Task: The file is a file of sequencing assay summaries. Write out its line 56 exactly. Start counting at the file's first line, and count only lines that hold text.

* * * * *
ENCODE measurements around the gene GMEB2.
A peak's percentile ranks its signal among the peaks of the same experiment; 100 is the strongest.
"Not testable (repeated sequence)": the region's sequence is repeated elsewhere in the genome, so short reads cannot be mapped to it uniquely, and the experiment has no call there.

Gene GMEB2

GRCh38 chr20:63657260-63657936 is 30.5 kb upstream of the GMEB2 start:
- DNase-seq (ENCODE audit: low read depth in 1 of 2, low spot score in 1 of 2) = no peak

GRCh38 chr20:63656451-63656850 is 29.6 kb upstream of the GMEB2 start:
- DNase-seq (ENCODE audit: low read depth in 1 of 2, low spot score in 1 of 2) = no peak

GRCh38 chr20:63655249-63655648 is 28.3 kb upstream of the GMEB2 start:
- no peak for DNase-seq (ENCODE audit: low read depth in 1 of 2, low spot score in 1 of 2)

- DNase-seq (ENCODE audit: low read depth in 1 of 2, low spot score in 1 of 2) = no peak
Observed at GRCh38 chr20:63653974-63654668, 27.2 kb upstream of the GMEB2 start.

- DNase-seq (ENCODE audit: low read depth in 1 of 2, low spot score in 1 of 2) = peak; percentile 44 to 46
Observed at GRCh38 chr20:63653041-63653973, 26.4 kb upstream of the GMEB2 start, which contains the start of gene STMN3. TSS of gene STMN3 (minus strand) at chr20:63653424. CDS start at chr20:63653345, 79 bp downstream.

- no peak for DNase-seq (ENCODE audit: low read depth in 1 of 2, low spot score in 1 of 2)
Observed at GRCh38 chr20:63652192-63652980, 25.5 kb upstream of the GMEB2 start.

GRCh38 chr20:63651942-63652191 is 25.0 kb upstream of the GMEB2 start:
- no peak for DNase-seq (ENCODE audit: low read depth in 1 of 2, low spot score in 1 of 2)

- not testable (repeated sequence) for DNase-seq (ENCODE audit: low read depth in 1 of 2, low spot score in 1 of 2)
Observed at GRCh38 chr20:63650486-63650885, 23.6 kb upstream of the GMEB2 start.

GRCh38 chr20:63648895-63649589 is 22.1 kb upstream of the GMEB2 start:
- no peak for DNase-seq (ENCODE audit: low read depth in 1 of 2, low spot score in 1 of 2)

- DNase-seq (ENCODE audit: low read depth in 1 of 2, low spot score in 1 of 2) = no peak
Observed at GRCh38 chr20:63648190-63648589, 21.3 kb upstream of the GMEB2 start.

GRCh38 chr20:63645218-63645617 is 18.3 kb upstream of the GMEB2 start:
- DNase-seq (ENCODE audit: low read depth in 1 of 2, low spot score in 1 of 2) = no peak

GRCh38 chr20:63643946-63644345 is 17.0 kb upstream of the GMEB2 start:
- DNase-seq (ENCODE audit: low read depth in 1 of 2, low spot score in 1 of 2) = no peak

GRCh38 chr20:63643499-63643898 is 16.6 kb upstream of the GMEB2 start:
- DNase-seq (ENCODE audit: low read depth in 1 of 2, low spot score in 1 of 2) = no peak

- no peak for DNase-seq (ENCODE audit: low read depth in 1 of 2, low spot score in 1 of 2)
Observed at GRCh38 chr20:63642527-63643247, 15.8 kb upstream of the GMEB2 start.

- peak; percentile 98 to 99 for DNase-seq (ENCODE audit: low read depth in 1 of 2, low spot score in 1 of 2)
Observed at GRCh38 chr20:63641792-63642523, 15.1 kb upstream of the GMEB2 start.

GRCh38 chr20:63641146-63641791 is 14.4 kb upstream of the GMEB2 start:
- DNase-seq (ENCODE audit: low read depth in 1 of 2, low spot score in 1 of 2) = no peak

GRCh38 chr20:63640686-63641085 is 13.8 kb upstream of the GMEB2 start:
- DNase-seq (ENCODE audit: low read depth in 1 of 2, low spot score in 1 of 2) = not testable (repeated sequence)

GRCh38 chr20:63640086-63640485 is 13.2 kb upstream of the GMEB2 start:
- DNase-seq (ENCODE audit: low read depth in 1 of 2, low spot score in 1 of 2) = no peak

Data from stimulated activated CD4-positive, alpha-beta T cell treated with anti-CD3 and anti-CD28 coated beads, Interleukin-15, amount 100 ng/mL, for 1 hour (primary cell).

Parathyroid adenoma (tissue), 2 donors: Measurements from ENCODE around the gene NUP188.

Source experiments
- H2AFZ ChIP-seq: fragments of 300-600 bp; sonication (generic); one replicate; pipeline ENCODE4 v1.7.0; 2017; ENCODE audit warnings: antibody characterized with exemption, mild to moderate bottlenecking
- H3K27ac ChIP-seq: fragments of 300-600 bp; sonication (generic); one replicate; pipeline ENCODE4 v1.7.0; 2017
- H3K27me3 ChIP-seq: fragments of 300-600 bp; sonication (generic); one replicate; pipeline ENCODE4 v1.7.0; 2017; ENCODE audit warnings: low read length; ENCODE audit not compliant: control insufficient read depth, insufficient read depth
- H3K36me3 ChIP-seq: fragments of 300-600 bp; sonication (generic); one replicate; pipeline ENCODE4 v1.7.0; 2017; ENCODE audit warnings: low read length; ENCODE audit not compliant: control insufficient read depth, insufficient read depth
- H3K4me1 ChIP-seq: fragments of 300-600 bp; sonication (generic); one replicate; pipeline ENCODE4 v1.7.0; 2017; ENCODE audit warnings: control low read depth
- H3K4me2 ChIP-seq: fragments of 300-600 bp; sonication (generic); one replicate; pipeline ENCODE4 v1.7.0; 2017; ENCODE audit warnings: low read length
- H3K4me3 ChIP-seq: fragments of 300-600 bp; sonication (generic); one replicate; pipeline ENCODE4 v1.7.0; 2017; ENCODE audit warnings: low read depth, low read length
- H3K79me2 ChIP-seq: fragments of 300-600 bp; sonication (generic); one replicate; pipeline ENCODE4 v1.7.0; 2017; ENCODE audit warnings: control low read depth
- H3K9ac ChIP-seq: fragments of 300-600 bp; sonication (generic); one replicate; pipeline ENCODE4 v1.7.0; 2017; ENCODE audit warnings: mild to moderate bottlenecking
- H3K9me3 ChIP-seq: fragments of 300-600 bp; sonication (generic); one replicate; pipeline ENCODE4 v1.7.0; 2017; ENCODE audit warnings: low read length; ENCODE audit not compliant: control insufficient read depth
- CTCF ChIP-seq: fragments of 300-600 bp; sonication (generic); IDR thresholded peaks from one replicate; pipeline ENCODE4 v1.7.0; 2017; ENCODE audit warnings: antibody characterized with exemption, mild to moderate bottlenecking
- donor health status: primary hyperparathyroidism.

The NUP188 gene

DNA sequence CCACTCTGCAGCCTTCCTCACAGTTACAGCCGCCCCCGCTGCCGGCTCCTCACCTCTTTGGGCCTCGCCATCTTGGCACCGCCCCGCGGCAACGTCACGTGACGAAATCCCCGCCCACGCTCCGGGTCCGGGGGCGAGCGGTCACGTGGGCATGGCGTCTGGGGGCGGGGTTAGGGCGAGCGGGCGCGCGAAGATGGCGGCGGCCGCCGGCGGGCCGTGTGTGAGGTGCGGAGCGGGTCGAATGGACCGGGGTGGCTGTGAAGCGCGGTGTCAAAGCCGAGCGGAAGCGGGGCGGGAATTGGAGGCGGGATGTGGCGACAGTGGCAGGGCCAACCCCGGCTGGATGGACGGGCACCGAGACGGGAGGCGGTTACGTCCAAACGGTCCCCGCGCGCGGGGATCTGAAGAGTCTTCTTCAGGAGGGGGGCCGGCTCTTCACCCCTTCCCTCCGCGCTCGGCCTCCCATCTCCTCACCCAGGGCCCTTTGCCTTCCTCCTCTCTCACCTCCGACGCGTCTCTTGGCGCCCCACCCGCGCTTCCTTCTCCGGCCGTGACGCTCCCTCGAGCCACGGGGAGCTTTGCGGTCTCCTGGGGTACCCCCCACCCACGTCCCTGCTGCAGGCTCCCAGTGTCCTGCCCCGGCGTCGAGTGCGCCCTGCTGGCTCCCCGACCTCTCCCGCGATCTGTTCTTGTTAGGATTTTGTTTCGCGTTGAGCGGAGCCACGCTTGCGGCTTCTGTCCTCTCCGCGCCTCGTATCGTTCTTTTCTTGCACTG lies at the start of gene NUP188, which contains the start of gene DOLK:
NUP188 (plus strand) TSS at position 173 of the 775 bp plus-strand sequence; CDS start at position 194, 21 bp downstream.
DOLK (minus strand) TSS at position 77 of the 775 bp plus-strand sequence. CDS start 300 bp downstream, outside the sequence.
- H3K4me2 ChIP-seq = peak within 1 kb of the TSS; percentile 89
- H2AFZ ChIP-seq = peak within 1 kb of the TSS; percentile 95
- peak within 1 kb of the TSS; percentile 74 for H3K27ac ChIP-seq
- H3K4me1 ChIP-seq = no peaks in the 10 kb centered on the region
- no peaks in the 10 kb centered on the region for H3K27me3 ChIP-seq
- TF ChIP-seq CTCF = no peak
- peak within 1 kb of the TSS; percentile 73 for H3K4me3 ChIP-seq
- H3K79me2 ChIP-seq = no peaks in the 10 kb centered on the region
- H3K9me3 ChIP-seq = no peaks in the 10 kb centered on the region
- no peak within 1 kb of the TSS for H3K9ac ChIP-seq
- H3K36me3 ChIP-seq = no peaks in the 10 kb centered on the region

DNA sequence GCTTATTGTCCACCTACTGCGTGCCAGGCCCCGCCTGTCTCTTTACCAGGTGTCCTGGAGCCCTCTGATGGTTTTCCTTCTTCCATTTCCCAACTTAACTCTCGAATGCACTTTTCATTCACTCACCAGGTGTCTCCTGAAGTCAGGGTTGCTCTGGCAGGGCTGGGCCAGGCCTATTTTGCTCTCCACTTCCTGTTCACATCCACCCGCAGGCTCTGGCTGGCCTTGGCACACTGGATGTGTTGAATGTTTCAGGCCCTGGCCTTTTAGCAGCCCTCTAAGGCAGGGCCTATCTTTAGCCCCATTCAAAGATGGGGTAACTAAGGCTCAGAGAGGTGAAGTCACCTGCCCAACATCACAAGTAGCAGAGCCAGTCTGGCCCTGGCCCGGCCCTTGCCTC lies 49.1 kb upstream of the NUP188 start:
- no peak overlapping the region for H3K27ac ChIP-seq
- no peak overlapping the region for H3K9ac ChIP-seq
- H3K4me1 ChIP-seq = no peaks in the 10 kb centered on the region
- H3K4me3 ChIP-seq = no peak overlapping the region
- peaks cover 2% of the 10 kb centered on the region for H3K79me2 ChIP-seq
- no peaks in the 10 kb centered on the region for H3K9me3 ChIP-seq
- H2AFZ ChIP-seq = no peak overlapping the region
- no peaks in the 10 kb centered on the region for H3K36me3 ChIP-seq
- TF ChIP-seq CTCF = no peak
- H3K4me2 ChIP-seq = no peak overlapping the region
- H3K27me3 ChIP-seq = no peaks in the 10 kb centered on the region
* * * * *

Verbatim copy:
The NUP188 gene